April 29, 2022  

People of PepsiCo

How Larissa Spies’ work removing fraudulent social media accounts keeps PepsiCo’s consumers, executives and brands safer on the internet.
There is only one Ramon Laguarta. On social media, though, dozens have posed as the Chairman and CEO of PepsiCo. “We’ve seen a good amount of people pretending to be him,” Larissa Spies says — more than 40 over the past three years, to be exact. “He doesn’t have the time to be looking for impersonators, so it’s my job to have his back.”

As a Digital Reputation Analyst for PepsiCo, Larissa does that by chasing down, identifying and eliminating those fake accounts from social media platforms, ensuring there is no mistaking who the real Ramon is. “It’s really important that the messages PepsiCo is communicating are truly authentic, and that our executives are not having their reputations damaged,” she explains.


Larissa’s role is part content management and part identity defense. Her duties on the Digital Reputation team include tracking online conversation about the company; setting up and verifying branded accounts; and advising on the best social media posting practices.

She is also purely responsible for the executive protection program, which monitors the social media presences of Ramon and approximately 230 other company executives with a tool that scours the internet looking for imposters. Larissa scrolls through accounts claiming to belong to PepsiCo brands or executives and determines whether they’re legitimate or need to be deleted. “We’ve removed around 500 accounts this year between executives and brands,” Larissa says.

The Digital Reputation team’s efforts are crucial not only for the business, but for its consumers, too. “Being consumer-centric is very central to my work,” Larissa says. Some of those fake accounts are used to sell counterfeit products or capture people’s personal information. Others are used to execute scams such as creating fraudulent job postings, which ask people to pay to interview for roles that aren’t real. “We’ve seen people get scammed out of hundreds of dollars. These are things we need to protect our consumers from,” Larissa says. “I’m always wanting to advocate for our consumers and show that we value them.”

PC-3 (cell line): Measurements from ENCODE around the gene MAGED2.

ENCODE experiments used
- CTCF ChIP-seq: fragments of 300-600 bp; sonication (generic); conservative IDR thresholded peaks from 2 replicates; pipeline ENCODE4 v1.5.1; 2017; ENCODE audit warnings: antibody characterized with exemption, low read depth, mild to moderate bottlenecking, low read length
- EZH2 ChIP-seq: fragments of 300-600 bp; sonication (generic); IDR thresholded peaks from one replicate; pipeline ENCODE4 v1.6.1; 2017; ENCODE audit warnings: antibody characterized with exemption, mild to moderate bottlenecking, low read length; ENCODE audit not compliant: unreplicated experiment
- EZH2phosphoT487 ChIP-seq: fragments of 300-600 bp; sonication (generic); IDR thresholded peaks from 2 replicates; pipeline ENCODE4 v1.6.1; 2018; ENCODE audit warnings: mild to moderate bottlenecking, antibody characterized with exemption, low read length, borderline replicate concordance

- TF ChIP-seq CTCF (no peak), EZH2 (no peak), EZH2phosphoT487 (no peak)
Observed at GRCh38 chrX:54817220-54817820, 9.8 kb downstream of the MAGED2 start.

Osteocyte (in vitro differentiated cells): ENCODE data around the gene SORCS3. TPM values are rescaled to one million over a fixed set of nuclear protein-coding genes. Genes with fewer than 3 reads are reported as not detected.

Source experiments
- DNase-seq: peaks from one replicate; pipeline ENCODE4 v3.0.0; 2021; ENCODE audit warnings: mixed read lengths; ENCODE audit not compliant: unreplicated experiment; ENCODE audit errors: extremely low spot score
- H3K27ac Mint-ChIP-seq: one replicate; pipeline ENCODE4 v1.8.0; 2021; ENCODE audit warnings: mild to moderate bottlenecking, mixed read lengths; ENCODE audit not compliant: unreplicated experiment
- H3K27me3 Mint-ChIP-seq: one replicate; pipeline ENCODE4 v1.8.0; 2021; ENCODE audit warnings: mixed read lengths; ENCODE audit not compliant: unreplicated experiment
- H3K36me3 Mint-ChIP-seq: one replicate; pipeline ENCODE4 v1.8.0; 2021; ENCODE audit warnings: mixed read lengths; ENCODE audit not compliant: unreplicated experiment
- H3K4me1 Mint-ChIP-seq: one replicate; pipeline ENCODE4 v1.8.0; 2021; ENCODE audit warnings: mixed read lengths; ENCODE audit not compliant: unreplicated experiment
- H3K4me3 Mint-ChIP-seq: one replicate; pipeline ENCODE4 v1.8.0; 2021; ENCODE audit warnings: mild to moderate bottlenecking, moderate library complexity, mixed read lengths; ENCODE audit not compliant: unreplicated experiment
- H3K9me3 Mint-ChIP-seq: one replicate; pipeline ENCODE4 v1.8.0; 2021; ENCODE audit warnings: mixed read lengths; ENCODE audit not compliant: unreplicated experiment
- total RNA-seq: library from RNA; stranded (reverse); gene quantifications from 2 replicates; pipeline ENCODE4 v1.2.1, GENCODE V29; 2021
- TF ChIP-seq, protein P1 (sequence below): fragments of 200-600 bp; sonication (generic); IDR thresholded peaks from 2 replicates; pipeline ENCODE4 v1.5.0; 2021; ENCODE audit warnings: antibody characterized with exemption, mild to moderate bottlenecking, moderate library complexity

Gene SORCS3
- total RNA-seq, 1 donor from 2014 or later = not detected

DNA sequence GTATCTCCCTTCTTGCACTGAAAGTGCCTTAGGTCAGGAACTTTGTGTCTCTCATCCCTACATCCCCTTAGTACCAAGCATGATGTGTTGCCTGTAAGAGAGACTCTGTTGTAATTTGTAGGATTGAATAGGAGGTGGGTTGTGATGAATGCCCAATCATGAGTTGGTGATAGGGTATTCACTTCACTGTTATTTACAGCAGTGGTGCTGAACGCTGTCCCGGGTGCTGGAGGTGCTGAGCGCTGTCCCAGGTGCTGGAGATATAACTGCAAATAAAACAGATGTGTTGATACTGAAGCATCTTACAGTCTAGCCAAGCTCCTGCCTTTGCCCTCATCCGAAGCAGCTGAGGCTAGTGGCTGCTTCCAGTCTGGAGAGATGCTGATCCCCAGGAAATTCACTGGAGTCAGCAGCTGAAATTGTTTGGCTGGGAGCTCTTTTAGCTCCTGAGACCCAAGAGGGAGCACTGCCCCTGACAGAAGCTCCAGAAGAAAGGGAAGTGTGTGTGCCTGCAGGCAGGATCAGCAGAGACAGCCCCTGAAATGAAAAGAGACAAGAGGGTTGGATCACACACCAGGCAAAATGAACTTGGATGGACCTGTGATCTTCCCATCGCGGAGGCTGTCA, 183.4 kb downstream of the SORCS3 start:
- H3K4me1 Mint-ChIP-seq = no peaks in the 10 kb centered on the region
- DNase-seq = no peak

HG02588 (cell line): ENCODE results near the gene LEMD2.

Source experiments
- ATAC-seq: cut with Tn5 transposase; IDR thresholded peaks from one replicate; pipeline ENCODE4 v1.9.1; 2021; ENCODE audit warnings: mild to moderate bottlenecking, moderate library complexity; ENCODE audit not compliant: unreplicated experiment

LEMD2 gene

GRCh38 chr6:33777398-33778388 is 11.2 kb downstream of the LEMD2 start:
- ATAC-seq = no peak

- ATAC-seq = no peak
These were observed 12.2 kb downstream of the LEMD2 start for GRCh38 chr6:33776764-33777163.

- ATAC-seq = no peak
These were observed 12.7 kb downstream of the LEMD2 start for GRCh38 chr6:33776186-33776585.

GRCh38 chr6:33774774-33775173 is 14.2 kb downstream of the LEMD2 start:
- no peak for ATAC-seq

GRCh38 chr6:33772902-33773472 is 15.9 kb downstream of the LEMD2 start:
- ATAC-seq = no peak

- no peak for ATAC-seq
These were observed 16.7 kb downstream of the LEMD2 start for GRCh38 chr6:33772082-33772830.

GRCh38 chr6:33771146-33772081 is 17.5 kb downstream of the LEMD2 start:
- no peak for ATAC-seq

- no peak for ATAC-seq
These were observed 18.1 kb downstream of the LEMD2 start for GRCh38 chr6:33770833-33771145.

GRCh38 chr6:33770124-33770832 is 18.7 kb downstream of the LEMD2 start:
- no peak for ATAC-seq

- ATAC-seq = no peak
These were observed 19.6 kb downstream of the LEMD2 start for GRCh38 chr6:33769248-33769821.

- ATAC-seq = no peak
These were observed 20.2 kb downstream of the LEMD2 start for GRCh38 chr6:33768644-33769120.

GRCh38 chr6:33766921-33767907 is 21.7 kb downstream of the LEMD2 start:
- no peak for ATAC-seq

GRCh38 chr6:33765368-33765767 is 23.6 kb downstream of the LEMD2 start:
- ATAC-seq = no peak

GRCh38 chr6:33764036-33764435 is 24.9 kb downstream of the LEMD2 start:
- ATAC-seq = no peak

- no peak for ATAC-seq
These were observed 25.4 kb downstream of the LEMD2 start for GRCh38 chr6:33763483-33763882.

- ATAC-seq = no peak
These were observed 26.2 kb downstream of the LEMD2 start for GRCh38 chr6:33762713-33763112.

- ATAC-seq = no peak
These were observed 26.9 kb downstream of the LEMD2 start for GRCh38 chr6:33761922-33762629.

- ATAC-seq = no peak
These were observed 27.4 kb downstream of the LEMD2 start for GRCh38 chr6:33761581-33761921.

"I’m always wanting to advocate for our consumers and show that we value them."

That’s a role Larissa says “feels like was made for me, honestly.” She’s not just protecting PepsiCo; in her mind she’s protecting what is practically the family business. Larissa is a third-generation PepsiCo employee — her grandfather was a VP on the team that struck the deal to trade Pepsi syrup to the Soviet Union in exchange for Stolichnaya vodka in 1972. Her mother and father met working in the IT department. Add in an uncle who was a merchandiser, and they have more than 75 years of PepsiCo service between them.


Larissa and her father, Mike, a longtime PepsiCo employee.

“My dad was promoted the day I was born. So this company has always been a part of my life,” Larissa says. “I told everyone that my dad made soda. I went to bring your child to work day. I just thought it was so neat.” It sparked an enthusiasm for PepsiCo that rivals sports fandom. “All throughout school, I knew I wanted to end up working at PepsiCo,” she says, to the point that she wore Pepsi-logo socks to each of her job interviews with the company, just for an extra bit of luck. 

And she grew up immersed in the company’s history. There is an entire wall in her parents’ game room dedicated to the family’s extensive collection of Pepsi memorabilia. The eclectic assortment features items including signs found at antique sales, limited-edition Shaquille O’Neal longneck glass bottles produced in the 1990s and a recent score: a model motorcycle made from Pepsi cans. “It was something we always showed people when they came over because it’s so central to us as a family,” Larissa says.

One of Larissa’s most cherished possessions is a letter from a former PepsiCo treasurer to her grandfather, congratulating him on becoming a vice president. It serves as both a tie to her family’s PepsiCo legacy and an achievement to strive for. “To be able to do this work to protect our reputation, I feel like I have a very small piece of a very big company I feel so strongly about,” Larissa says. “And I want to work my way up. I want to be a leader here one day, too.”
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